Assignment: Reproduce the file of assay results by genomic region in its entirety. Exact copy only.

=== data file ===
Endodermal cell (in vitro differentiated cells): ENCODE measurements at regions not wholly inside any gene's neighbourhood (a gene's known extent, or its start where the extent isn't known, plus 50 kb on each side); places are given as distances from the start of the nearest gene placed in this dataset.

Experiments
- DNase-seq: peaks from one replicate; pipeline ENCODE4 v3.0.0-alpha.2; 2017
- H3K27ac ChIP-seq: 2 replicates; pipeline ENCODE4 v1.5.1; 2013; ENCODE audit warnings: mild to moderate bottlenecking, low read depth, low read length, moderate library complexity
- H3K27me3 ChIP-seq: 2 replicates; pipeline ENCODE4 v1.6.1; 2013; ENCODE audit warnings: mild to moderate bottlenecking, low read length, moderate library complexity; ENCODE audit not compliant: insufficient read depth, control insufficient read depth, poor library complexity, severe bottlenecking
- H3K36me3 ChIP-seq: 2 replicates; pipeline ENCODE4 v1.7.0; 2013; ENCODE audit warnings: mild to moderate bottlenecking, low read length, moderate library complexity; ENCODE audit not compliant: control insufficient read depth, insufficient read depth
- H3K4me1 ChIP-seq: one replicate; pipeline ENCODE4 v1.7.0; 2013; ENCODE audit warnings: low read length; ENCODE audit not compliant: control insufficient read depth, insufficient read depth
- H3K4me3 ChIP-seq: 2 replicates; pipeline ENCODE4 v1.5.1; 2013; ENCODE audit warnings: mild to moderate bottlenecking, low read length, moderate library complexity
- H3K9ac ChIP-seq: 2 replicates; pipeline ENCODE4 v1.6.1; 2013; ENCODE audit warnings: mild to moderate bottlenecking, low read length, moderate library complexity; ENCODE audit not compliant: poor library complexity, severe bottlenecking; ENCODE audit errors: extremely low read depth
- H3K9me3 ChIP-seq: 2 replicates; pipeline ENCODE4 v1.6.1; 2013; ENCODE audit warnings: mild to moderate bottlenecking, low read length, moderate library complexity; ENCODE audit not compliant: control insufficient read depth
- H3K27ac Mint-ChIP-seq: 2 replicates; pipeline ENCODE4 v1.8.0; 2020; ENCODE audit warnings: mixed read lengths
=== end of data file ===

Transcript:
Endodermal cell (in vitro differentiated cells): ENCODE measurements at regions not wholly inside any gene's neighbourhood (a gene's known extent, or its start where the extent isn't known, plus 50 kb on each side); places are given as distances from the start of the nearest gene placed in this dataset.

Experiments
- DNase-seq: peaks from one replicate; pipeline ENCODE4 v3.0.0-alpha.2; 2017
- H3K27ac ChIP-seq: 2 replicates; pipeline ENCODE4 v1.5.1; 2013; ENCODE audit warnings: mild to moderate bottlenecking, low read depth, low read length, moderate library complexity
- H3K27me3 ChIP-seq: 2 replicates; pipeline ENCODE4 v1.6.1; 2013; ENCODE audit warnings: mild to moderate bottlenecking, low read length, moderate library complexity; ENCODE audit not compliant: insufficient read depth, control insufficient read depth, poor library complexity, severe bottlenecking
- H3K36me3 ChIP-seq: 2 replicates; pipeline ENCODE4 v1.7.0; 2013; ENCODE audit warnings: mild to moderate bottlenecking, low read length, moderate library complexity; ENCODE audit not compliant: control insufficient read depth, insufficient read depth
- H3K4me1 ChIP-seq: one replicate; pipeline ENCODE4 v1.7.0; 2013; ENCODE audit warnings: low read length; ENCODE audit not compliant: control insufficient read depth, insufficient read depth
- H3K4me3 ChIP-seq: 2 replicates; pipeline ENCODE4 v1.5.1; 2013; ENCODE audit warnings: mild to moderate bottlenecking, low read length, moderate library complexity
- H3K9ac ChIP-seq: 2 replicates; pipeline ENCODE4 v1.6.1; 2013; ENCODE audit warnings: mild to moderate bottlenecking, low read length, moderate library complexity; ENCODE audit not compliant: poor library complexity, severe bottlenecking; ENCODE audit errors: extremely low read depth
- H3K9me3 ChIP-seq: 2 replicates; pipeline ENCODE4 v1.6.1; 2013; ENCODE audit warnings: mild to moderate bottlenecking, low read length, moderate library complexity; ENCODE audit not compliant: control insufficient read depth
- H3K27ac Mint-ChIP-seq: 2 replicates; pipeline ENCODE4 v1.8.0; 2020; ENCODE audit warnings: mixed read lengths